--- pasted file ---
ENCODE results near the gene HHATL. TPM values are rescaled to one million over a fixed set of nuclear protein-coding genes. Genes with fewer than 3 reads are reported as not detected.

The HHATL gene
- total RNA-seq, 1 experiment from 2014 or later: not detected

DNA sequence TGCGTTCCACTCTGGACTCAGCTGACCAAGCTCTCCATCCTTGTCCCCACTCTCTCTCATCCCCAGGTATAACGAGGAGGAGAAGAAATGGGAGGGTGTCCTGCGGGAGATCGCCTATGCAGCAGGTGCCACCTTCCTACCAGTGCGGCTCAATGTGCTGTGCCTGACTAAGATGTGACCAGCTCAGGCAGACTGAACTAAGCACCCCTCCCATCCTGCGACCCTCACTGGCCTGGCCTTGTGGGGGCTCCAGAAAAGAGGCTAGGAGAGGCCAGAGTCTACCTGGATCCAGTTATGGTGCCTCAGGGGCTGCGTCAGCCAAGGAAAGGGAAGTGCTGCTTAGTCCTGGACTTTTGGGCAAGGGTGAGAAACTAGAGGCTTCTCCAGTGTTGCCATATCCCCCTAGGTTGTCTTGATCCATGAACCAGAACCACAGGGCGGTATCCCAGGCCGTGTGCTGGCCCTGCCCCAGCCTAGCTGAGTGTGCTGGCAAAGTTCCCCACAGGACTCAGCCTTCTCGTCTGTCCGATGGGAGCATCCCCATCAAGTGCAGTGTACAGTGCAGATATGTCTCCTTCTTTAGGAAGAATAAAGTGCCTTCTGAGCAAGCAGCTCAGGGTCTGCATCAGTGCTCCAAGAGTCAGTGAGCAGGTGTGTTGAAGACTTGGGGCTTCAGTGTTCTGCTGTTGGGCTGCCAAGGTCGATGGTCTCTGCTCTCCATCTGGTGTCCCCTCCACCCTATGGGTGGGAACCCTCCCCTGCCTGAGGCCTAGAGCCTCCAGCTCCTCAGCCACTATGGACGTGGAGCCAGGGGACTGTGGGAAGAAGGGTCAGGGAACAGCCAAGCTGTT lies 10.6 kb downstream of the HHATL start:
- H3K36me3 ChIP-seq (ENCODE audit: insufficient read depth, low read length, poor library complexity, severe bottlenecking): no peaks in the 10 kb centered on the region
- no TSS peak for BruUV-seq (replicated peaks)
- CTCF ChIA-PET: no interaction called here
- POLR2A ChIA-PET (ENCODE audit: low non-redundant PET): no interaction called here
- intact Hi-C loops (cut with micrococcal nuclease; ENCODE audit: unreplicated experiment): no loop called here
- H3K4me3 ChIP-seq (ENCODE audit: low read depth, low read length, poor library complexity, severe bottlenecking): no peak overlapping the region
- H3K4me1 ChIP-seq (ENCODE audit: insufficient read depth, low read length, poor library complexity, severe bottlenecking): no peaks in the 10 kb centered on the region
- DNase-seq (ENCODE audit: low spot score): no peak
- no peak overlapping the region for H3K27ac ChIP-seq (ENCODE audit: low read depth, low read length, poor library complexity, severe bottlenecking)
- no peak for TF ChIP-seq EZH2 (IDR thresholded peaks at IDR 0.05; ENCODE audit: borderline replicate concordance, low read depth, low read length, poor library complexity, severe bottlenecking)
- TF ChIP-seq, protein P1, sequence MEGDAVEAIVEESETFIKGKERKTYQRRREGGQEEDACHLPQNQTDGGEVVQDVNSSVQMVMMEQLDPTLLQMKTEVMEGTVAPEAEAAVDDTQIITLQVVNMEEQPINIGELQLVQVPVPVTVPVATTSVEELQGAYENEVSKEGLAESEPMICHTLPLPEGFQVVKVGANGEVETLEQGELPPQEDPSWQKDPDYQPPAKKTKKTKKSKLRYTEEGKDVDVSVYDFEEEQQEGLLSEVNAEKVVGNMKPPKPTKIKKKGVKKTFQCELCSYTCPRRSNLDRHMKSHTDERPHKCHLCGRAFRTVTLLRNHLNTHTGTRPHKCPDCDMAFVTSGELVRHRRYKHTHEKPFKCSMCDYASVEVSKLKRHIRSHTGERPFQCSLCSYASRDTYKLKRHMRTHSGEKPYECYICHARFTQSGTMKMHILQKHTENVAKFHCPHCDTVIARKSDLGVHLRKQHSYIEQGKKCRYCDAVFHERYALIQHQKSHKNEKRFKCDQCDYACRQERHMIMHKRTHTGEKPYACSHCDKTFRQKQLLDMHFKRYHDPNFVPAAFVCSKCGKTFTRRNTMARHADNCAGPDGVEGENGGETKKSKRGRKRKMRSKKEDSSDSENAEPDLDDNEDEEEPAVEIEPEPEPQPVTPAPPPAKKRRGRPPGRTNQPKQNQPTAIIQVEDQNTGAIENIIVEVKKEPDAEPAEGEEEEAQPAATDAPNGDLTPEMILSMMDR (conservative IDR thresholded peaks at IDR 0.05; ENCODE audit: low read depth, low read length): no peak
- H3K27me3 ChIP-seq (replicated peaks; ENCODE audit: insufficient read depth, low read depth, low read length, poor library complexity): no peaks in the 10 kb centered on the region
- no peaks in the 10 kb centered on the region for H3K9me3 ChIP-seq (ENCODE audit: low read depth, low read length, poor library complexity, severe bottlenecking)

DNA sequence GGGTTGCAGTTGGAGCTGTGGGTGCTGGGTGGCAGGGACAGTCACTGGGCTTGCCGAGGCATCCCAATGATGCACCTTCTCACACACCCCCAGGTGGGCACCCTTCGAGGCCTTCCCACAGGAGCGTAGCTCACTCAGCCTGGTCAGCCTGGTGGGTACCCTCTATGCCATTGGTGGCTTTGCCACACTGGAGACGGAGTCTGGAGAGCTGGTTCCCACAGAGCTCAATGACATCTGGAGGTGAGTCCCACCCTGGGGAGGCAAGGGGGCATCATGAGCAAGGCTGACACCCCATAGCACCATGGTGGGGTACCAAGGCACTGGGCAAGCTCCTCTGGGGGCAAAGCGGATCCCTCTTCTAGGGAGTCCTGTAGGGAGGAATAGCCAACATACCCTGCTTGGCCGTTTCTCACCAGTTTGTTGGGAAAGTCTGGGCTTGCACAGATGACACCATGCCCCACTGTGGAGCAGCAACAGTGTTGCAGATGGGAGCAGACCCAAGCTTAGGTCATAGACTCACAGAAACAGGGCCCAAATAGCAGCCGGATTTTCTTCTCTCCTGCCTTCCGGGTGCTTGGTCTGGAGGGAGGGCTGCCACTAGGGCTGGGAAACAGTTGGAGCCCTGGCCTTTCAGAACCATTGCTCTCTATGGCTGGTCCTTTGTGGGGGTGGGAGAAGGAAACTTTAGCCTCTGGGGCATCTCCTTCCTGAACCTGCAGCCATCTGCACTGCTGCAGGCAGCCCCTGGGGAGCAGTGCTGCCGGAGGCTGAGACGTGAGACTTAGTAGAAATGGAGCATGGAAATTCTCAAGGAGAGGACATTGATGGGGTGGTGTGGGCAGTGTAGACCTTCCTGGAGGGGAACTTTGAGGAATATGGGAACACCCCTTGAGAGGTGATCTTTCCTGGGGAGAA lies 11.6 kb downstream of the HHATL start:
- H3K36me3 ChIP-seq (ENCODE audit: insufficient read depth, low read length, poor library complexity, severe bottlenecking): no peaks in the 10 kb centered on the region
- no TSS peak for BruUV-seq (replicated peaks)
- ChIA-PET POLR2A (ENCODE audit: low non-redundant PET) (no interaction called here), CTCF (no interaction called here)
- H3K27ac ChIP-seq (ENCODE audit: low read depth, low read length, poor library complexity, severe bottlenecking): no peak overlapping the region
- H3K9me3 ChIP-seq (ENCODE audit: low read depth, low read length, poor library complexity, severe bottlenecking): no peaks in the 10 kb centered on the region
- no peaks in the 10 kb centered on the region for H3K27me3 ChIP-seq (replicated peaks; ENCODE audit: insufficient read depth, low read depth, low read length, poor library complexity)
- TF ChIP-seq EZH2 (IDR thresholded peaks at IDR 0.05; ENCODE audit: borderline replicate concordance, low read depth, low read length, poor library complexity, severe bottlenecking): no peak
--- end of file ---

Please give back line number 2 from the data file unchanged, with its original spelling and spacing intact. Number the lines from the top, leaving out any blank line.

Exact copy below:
The HHATL gene